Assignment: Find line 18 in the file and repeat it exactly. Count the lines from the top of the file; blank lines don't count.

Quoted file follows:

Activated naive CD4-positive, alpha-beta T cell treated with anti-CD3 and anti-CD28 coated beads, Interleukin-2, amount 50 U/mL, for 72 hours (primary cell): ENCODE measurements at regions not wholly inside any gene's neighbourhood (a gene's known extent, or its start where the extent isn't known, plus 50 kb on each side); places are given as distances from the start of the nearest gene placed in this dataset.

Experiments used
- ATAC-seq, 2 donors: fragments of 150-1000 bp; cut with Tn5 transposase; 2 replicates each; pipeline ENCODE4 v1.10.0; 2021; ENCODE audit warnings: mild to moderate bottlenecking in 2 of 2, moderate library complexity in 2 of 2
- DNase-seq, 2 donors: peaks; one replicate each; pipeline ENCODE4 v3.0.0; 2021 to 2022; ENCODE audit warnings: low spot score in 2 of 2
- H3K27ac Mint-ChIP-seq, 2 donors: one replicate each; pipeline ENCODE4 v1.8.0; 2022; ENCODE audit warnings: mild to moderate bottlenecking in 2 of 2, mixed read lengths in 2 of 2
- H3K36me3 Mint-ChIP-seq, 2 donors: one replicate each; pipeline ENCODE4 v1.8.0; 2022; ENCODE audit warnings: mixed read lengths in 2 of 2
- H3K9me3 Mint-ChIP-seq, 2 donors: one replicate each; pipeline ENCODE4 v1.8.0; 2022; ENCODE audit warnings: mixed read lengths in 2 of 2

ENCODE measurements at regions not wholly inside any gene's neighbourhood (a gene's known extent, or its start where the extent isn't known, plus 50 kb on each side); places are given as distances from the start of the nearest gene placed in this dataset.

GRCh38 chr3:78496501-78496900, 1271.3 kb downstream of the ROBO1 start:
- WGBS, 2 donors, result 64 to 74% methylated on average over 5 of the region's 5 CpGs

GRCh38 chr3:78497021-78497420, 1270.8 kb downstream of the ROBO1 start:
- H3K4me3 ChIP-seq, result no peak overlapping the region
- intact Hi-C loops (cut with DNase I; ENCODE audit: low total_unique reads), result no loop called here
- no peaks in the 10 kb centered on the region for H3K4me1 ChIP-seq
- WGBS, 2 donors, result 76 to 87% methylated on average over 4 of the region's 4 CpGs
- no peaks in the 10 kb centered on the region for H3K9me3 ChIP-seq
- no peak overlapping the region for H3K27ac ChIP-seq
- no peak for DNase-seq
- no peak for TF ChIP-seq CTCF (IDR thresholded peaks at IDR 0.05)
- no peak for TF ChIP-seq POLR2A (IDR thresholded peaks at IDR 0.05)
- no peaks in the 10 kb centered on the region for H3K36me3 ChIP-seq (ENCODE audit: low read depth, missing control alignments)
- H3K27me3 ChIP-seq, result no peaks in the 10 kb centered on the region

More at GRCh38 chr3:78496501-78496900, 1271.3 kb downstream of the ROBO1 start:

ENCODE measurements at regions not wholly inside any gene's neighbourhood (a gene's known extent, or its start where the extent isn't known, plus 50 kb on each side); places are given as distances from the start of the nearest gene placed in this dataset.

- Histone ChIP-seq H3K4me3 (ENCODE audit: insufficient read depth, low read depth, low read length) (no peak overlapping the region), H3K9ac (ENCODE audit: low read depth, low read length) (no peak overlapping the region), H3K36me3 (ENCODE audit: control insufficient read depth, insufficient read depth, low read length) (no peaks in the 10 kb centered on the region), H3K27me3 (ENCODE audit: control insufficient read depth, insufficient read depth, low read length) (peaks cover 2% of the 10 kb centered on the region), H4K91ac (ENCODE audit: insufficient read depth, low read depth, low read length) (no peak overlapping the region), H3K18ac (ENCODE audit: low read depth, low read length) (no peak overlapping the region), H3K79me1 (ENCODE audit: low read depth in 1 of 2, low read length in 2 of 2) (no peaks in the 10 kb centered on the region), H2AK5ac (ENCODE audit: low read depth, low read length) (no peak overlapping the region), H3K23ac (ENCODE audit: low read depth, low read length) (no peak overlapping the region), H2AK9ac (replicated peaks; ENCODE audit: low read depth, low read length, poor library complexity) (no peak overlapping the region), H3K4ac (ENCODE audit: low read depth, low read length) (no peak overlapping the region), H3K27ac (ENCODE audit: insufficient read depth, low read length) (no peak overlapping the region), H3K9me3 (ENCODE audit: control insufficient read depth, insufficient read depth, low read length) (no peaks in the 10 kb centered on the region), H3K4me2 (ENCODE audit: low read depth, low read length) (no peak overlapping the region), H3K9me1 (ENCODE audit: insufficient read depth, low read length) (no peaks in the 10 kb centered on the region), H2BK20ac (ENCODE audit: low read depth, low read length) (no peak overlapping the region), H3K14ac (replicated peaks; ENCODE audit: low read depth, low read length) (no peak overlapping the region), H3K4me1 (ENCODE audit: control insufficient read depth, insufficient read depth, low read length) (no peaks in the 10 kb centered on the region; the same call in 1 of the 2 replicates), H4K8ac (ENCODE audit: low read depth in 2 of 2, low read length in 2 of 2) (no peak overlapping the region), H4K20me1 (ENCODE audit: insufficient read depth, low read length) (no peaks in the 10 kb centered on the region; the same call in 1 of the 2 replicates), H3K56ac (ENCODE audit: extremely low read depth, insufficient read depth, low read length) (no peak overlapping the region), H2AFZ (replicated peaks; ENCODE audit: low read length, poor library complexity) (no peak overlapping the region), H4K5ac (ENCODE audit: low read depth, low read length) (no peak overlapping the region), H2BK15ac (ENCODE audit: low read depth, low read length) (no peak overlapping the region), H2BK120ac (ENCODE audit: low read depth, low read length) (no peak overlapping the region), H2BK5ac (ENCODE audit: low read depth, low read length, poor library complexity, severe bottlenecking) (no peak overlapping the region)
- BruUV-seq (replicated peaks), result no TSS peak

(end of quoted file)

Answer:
- no peak for DNase-seq